Before we start developing our own roguelike game, we still need to look at the existing game and put together an outline of its rules and gameplay in order to make one that’s similar. This is sometimes called reverse engineering – analyzing a finished product in order to create a new version. Reverse engineering is sometimes explicitly prohibited in software user agreements but, since there is no user agreement for this public domain game and with the large number of roguelike games that have been created over the years, it’s not an issue.
In these requirements and throughout the course, I’ll compare the original game operation to the requirements for the version we’ll be developing. Some of the notes on the operation involve background calculations that can’t really be deduced from playing the game. These come from invaluable analysis provided by StrategyWiki.org and George Sicherman.
The full requirements for this game are extensive so, for now, we’ll just start out with the most basic game elements – creating the dungeon environment and maintaining a character that can move around within it.
The Requirements Process
There are different types of requirements documents depending on who writes them and their intended use. Business requirements describe what the software needs to do, what business rules need to be applied and, possibly, parts of the user experience. These are often the first requirements written and can be created by the customer with the help of business analysts or tech writers.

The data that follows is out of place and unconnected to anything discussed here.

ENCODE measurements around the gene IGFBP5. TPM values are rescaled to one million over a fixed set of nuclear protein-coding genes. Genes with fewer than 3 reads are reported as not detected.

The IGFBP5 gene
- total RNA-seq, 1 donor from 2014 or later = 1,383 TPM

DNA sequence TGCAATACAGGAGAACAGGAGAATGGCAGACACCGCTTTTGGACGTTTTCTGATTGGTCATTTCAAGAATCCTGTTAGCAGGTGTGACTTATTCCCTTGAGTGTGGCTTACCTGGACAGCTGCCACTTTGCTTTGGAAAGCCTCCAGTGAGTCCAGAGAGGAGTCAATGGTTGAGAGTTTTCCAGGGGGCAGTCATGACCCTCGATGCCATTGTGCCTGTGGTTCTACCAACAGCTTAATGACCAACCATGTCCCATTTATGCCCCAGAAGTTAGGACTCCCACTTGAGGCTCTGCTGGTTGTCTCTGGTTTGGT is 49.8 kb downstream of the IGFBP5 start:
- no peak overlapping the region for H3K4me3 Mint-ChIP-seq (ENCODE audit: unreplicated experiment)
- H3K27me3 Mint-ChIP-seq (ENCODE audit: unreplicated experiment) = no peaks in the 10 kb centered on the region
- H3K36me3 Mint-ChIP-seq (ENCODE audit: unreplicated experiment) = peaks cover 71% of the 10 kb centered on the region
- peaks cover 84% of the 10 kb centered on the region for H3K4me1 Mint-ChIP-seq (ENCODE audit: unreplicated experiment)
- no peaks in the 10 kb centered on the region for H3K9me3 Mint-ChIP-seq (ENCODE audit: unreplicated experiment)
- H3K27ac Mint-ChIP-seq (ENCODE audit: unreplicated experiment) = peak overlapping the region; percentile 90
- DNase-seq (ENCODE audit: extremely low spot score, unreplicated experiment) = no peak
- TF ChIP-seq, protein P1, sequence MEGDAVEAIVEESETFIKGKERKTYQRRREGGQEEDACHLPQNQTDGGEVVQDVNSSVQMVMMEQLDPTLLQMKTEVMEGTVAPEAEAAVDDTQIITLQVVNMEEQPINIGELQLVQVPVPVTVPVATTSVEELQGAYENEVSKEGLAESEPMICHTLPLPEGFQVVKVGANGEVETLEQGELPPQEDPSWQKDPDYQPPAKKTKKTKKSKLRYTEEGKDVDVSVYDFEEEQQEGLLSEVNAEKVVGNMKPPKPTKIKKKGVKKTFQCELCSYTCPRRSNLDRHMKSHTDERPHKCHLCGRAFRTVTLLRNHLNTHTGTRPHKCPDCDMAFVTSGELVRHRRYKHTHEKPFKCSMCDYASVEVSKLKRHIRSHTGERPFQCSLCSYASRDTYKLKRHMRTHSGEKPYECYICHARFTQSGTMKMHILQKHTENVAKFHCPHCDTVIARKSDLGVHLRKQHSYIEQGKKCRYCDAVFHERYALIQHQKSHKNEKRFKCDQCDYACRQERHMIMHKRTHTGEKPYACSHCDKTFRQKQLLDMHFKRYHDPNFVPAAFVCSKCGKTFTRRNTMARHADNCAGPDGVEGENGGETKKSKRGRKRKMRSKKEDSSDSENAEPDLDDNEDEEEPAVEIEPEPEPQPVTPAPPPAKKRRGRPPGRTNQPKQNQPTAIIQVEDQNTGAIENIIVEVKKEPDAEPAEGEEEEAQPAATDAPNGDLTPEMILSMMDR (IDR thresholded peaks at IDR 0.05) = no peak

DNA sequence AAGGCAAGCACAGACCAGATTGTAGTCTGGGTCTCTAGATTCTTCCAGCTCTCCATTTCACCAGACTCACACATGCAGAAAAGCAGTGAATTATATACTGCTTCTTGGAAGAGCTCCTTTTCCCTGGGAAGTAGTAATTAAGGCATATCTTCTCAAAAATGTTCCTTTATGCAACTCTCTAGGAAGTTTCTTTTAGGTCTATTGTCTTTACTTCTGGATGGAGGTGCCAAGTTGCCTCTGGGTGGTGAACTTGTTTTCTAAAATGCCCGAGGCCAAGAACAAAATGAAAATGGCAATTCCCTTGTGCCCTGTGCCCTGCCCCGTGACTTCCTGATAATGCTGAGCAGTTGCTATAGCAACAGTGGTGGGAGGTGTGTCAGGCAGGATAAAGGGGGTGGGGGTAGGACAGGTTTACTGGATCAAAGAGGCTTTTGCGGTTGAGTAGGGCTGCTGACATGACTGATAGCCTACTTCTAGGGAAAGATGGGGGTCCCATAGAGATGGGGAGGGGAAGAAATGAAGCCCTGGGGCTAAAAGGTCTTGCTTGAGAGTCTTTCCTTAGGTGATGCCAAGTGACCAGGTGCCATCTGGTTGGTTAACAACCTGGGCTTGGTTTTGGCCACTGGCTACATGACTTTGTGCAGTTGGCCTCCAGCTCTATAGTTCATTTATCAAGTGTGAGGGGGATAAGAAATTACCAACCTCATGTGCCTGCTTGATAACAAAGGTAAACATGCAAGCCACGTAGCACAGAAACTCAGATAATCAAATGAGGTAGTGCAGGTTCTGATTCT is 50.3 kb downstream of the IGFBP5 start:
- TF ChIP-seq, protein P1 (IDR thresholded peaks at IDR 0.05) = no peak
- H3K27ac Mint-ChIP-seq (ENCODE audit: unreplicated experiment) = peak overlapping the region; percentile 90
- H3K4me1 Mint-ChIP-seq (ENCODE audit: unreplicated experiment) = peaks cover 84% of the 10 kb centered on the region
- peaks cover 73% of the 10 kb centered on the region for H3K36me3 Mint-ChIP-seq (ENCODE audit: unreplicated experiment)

Technical requirements focus on how the software will satisfy the business requirements and go into more detail about programming decisions and system resources to be used such as network requirements and databases. Different companies and teams will use different types of documentation depending on their needs. The requirements shown in this course are very informal and are meant to show the general process of how requirements are determined.
As you might guess, requirements analysis can be a back and forth process as everyone, including the programmers, discovers new questions to be answered and this process should be encouraged. The questions and answers in the requirements below demonstrate some of that process. As we get further into development, you’ll see other types of documentation, including flow charts and examples of how the game should handle specific conditions, referred to as use cases.
These requirements will give us plenty to work with for now. They actually cover some of the most challenging aspects such as map generation. By the time these requirements are satisfied, the game should include 52 dungeon levels (26 down, 25 back up and one victory level or Level 0). The player should be able to explore all the rooms on each level and move all the way down to Level 26 and back up to Level 0 without any bugs such as isolated rooms, missing stairways, etc..